GovInsights: What We Need Right Now — Spending Cuts, Higher Taxes and Closer Friends

This interview marks the second of a brand new series on GovLoop called “GovInsights” where we are interviewing and highlighting the thoughts and perspectives of professors at colleges and universities who are teaching, researching and writing about government issues.

This time, we talked to Dr. Eric Langenbacher, an Assistant Professor at the Department of Government at the Georgetown University. He has also planned and run dozens of short programs on various aspects of U.S. politics and society for visitors from abroad. At Georgetown University he teaches courses on comparative politics, political culture and political films.

Julia: What are the 3 biggest challenges that government faces today?

Dr. Langenbacher:

1. Infrastructure: The U.S. is falling behind our competitors in terms of providing public infrastructures that will sustain our standard of living and allow our private enterprises to prosper.

2. Finances: Politicians must get public finances and borrowing under control — cuts in many sacrosanct policy areas are necessary (defense, healthcare, social security) and probably tax increases.

3. Managing Decline: If you like it or not the preeminent power that the US has experienced since the end of the Cold War is waning with the rise of a multi-polar world. Decline is always difficult to manage, but this is the preeminent foreign policy challenge of the next few decades and policymakers must not evade the responsibility.

Julia: What are your proposed solutions?

Dr. Langenbacher:

1. Reprioritize: Spending decisions should free some money for investment in infrastructure. Certain taxes (federal gas tax) and user fees (a surcharge on utilities) will have to rise to pay for this.

2. Politicians: They will have to make electoral sacrifices to push through controversial cuts in spending and benefits. Bush-era tax cuts must be rescinded and/or new revenue sources (a national VAT) will be necessary.

3. The US: The US will have to spurn almost all instances of unilateralism. Older alliances like NATO should be reinvigorated and newer structures should be created. The U.S. government should lead balancing efforts against rising, possible threatening powers like China and Russia.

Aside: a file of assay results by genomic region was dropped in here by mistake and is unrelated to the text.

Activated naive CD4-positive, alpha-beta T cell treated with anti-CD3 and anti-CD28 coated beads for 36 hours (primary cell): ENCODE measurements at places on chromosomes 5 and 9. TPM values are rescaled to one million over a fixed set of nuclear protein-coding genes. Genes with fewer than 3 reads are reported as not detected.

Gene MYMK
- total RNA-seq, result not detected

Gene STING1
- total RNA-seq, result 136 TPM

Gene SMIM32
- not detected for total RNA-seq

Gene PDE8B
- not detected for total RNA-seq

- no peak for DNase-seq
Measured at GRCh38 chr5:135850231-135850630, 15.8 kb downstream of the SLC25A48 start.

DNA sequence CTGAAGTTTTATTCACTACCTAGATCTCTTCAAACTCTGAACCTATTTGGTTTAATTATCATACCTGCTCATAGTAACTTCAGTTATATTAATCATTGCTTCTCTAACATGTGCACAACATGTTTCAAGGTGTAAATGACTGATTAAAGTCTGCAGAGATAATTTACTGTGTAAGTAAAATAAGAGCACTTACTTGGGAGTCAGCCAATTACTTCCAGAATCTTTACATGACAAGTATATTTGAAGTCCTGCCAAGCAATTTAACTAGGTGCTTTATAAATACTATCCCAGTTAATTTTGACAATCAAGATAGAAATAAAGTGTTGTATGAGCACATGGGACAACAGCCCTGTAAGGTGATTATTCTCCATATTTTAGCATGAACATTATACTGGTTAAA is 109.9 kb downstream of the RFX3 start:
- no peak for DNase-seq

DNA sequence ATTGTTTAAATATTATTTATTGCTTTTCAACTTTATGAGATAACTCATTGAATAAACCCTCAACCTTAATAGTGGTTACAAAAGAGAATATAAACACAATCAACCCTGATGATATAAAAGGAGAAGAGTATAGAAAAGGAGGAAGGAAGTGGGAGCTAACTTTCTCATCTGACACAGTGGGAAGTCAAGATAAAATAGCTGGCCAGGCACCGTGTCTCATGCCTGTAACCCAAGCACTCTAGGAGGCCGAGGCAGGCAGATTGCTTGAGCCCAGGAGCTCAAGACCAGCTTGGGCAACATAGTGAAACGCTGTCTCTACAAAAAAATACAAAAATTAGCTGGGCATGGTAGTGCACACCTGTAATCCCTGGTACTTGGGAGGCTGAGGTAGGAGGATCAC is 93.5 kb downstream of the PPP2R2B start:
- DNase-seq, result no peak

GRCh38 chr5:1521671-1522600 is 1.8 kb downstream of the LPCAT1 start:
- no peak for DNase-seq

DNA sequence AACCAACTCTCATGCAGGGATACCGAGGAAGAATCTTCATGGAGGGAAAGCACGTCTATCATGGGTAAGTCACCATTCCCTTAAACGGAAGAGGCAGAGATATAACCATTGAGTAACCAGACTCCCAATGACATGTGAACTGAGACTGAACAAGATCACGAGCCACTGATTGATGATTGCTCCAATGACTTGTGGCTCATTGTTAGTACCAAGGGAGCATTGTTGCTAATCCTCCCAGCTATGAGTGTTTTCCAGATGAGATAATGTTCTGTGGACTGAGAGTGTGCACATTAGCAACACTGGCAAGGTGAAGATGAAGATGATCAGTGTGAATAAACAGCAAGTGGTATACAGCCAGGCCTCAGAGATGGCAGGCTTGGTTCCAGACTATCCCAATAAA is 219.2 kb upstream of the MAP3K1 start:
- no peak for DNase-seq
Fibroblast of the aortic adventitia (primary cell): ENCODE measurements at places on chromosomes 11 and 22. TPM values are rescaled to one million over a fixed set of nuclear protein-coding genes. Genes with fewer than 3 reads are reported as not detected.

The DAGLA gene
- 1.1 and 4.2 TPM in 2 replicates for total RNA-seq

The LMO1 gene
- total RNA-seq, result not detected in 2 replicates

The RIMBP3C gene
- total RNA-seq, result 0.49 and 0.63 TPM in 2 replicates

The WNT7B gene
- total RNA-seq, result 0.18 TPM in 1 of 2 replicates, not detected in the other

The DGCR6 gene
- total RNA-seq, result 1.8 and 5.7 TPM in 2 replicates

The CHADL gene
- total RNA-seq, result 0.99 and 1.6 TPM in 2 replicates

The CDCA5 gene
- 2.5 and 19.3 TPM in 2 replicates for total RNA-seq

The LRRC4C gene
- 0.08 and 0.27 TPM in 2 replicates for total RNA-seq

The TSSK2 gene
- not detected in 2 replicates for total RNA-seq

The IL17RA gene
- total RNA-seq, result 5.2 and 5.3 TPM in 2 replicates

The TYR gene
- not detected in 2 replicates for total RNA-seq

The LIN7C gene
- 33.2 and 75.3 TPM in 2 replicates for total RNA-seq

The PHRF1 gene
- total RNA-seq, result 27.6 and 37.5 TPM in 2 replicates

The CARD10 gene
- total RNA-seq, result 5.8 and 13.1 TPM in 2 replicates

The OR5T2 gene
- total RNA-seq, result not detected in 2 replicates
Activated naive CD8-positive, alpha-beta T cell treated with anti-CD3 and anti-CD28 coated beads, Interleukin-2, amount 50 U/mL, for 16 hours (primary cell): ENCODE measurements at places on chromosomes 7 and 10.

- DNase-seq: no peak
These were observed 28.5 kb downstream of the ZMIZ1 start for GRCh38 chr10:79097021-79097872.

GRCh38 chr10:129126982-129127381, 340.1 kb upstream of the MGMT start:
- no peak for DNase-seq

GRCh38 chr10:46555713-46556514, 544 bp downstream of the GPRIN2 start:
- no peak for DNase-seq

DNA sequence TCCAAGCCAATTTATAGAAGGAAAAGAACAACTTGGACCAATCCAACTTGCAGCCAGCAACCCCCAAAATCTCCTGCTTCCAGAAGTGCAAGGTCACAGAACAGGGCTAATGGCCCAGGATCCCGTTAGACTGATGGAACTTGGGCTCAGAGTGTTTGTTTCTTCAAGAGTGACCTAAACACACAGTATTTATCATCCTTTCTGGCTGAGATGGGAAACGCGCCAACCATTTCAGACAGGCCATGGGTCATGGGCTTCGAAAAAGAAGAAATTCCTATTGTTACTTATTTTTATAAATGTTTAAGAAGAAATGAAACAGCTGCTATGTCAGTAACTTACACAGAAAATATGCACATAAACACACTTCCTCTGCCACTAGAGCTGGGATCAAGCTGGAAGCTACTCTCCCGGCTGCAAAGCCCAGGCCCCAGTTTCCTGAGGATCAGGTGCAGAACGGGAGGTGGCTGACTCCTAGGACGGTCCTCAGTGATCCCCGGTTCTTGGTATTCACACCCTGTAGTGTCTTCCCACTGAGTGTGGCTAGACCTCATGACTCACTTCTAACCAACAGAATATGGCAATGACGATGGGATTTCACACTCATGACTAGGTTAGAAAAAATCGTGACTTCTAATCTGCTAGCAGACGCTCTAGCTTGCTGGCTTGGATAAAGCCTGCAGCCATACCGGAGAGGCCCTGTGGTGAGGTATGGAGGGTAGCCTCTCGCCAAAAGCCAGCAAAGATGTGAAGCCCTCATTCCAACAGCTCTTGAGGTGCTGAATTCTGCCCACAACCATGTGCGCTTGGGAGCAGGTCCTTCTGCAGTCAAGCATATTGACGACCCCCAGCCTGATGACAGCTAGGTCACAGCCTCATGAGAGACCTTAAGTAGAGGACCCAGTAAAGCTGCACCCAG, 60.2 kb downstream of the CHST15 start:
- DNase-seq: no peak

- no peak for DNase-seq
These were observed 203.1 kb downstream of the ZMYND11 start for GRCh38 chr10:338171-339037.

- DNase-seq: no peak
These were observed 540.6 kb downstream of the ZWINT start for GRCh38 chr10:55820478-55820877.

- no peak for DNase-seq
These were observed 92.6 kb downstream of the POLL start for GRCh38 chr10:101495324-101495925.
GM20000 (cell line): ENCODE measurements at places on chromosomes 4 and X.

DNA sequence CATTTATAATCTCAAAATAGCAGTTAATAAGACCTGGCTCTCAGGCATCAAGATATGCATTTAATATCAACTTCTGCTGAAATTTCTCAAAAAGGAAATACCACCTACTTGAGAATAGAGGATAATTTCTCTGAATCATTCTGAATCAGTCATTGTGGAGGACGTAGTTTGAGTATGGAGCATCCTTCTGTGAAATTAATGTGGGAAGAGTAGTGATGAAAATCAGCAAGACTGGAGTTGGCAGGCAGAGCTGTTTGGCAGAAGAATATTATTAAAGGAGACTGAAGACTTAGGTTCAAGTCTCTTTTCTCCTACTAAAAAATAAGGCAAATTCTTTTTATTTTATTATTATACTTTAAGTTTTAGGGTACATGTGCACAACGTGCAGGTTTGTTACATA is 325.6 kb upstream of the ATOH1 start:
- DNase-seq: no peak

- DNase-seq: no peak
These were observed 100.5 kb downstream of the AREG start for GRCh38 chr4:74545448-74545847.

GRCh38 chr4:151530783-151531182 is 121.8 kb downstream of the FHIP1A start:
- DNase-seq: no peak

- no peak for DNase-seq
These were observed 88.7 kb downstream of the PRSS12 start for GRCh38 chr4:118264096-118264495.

Previous GovInsights:


Dr. Eric Langenbacher is a Visiting Assistant Professor and Director of Honors and Special Programs in the Department of Government, Georgetown University where he also received his PhD in 2002. He teaches a variety of courses on comparative and American politics. He was awarded a Fulbright grant in 1999-2000 and held the Ernst Reuter Fellowship at the Free University of Berlin in 1999-2000, and was voted faculty member of the year by the graduating seniors of Georgetown’s School of Foreign Service in 2009. Book projects include, Power and the Past: Collective Memory and International Relations (Georgetown University Press, 2010), From the Bonn to the Berlin Republic: Germany at the Twentieth Anniversary of Unification (Berghahn Books, 2010); Rightward Shift: Manager Merkel, Economic Crisis and the 2009 Bundestag Election (Berghahn Books, 2010). He has planned and run dozens of short programs for groups from abroad on a variety of topics pertaining to American and European politics, culture and public policy. He is also Managing Editor of German Politics and Society, which is housed in Georgetown’s BMW Center for German and European Studies.

Disclaimer: The views and opinions here represent Eric Langenbacher’s own and not the ones of his employer or affiliated associations and institutions.

Leave a Comment

One Comment

Leave a Reply